And the people are always right. The victims of Sunday’s shooting were praying in a temple, preparing for their weekly shared meal. They should have been safe. The 12 killed in Colorado should have been safe sitting with family and friends to enjoy a movie.

Congresswoman Gabby Giffords and her staff and constituents should have been safe at a public meeting outside a grocery store in Tucson, Arizona, but six of them died, and Ms Giffords will probably not fully recover. The 17 people wounded in a bar last month in Tuscaloosa, Alabama, when an angry man opened fire on them with an assault rifle should have been safe, too.

Everyone who has been shot in their homes, in bars and schools, colleges, universities, workplaces, even in the streets of the capital, Washington, DC, should have felt safe, should have been safe.

Even as police searched for a suspected second assailant in the Milwaukee temple on Sunday morning (it turned out there was only one), even before the death toll was known, it was clear that America’s Sikh community did not feel safe and has not since September 11, 2001.

“I request all everyone who know #sikhs & tweet or have access to media. Talk now. The world is listening. Tomorrow they won’t,” tweeted Gagan Singh just after midday, long before the police operation had ended.

Minutes later his Twitter account was suspended, but he was happy to speak to a journalist over the phone. He explained that hate groups had targeted Sikhs across the US since the attacks on September 11, probably because – unlike most Muslims – Sikhs wear turbans.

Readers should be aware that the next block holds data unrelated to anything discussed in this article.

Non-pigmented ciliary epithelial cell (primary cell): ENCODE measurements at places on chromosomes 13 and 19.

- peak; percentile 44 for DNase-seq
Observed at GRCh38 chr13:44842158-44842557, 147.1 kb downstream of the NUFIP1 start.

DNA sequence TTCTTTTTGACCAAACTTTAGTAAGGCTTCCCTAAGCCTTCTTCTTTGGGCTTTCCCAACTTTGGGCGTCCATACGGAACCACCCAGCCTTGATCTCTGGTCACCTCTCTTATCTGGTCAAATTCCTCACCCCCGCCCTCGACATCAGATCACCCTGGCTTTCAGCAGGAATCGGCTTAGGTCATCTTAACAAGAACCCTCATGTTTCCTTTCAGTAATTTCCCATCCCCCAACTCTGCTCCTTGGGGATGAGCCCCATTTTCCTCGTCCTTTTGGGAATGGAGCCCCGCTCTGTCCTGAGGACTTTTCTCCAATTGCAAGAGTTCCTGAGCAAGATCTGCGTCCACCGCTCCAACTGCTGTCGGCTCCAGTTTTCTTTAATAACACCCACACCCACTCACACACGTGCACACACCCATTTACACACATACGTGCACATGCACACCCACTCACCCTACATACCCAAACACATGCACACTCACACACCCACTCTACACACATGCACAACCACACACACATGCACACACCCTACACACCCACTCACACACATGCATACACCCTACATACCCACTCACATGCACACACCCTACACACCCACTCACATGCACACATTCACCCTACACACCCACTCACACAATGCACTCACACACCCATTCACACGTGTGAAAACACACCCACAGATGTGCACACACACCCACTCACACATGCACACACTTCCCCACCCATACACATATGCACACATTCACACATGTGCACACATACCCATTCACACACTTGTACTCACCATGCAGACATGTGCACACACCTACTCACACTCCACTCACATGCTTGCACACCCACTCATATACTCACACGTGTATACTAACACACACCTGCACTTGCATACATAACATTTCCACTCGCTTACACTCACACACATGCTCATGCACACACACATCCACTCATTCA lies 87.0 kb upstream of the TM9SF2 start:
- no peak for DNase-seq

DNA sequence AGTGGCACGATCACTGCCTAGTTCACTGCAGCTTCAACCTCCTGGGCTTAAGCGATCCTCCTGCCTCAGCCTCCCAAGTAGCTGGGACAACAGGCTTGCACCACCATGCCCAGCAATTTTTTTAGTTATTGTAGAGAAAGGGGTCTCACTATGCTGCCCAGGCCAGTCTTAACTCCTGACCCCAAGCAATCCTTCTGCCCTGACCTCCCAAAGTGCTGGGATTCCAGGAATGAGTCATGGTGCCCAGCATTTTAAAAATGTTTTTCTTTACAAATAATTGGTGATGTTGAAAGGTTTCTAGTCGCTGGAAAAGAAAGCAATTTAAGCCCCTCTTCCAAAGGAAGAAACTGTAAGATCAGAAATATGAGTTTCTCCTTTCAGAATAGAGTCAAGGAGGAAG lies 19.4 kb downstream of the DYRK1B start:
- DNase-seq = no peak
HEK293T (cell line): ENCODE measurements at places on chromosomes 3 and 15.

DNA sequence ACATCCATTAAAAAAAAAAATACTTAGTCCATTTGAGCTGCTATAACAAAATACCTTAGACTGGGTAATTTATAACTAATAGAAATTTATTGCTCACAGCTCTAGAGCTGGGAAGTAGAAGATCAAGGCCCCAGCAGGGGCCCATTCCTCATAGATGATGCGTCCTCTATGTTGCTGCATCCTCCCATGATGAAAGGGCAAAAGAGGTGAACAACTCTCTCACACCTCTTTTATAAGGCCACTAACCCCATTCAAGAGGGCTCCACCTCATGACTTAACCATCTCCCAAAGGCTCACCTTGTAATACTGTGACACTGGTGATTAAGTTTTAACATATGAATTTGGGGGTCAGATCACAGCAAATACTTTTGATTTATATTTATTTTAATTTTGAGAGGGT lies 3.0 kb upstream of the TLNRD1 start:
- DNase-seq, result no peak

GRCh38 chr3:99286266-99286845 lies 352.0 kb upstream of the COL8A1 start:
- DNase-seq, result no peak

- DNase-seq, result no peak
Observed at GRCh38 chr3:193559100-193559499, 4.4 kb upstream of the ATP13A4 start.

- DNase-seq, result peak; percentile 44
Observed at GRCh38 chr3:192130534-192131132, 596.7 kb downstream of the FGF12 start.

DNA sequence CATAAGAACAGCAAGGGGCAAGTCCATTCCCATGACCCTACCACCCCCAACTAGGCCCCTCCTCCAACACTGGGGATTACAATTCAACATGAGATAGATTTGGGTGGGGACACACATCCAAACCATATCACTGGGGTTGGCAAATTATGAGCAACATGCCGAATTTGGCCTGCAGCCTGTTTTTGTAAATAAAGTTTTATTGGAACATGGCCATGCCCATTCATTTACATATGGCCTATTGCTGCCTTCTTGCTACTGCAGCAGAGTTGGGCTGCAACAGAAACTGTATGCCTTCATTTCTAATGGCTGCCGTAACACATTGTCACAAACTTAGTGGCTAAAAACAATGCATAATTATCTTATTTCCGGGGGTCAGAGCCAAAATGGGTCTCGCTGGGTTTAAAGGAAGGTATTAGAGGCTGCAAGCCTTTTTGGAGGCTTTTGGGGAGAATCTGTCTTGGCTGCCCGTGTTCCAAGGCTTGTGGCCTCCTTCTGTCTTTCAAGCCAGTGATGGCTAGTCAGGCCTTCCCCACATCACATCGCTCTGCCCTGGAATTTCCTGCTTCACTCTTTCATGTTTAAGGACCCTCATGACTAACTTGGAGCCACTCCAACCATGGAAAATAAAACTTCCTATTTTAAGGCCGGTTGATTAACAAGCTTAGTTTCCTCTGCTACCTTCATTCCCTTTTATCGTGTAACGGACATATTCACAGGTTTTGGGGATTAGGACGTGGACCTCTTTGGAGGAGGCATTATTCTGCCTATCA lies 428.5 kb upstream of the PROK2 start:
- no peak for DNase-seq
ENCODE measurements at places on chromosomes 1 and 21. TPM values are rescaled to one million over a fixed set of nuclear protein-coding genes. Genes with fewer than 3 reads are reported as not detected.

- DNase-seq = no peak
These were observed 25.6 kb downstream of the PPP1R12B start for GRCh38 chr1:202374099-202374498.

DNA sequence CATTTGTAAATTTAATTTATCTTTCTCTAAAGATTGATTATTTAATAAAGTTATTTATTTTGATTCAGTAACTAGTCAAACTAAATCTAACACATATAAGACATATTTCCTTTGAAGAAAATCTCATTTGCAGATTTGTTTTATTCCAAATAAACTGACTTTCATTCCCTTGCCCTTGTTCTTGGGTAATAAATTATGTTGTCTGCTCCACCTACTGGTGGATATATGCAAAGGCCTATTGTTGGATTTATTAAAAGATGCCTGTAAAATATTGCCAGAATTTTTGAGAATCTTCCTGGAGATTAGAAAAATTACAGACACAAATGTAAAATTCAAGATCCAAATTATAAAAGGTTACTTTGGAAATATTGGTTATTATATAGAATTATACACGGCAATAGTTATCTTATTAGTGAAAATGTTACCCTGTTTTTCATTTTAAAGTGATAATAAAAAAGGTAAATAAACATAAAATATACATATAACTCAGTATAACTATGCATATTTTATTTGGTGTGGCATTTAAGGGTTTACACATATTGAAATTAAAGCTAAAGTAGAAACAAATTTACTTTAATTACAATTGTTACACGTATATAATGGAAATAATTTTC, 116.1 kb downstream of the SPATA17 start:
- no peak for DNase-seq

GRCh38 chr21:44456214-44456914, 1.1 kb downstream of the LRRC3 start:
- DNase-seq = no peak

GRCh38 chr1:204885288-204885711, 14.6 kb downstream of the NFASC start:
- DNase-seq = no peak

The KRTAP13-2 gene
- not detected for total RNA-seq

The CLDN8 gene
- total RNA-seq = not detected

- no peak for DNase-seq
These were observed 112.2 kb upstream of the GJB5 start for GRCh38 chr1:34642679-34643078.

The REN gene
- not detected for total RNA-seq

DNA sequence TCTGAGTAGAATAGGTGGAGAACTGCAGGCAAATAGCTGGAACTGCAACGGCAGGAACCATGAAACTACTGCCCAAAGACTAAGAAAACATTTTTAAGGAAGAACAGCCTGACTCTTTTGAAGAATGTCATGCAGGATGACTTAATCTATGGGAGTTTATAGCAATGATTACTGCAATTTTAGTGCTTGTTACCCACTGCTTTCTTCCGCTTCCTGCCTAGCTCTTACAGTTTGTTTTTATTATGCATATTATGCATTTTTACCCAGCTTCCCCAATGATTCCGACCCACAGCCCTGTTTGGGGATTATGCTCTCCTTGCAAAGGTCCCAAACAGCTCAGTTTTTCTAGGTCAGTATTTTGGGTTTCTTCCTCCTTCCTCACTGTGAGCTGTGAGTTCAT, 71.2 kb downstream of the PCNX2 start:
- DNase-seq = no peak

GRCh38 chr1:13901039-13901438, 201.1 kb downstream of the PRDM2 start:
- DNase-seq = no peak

“A lot of the population does not know that these turban-wearing people are Sikh, they expect us to be associated with al-Qaeda,” said Mr Singh, a community activist with a blog called Urbanturbanguy南京夜网.

“A lot of Sikhs live [in America] with fear in their hearts.” (He stresses that no one, Muslim, Sikh or Christian, should be subjected to abuse for his or her beliefs or background.)

Even as he spoke, Sikh community leaders were on air on the cable networks trying to get the same message out, to explain who they were while they fleetingly held the nation’s attention.

The first post-September 11 attack on a Sikh came just four days later, when Balbir Singh Sodh, a petrol station owner in Arizona, was shot dead by a man called Frank Roque. Roque had reportedly told friends and a waitress that he was ”going to go out and shoot some towel-heads”. He is serving a life term in prison.

On Monday the Milwaukee Journal Sentinel published a brief compendium of hate crimes against Sikhs over the past couple of years, including the story of a Virginian family who received death threats last March by someone calling them “the Turban family” and accusing them of links to the Taliban.

Also that month two friends – Surinder Singh, 65, and Gurmej Atwai, 78 – were shot dead while taking an afternoon walk. The Southern Poverty Law Centre has suggested that assailants who mistook the men for Muslims committed the killings, the Journal Sentinel reported.

It now seems clear that Wade Michael Page, who was killed by police on Sunday morning after he is thought to have murdered six worshippers, was a member of more than one white supremacist organisation.

It is not known whether he mistook the Sikhs he shot for Muslims or whether he just hated anyone who did not look like him. Doubtless that will be discovered in the continuing investigation, and it is doubtless useful information.

But it is unlikely to be much comfort to America’s Sikh community, nor to its Muslims.

This story Administrator ready to work first appeared on Nanjing Night Net.

Read more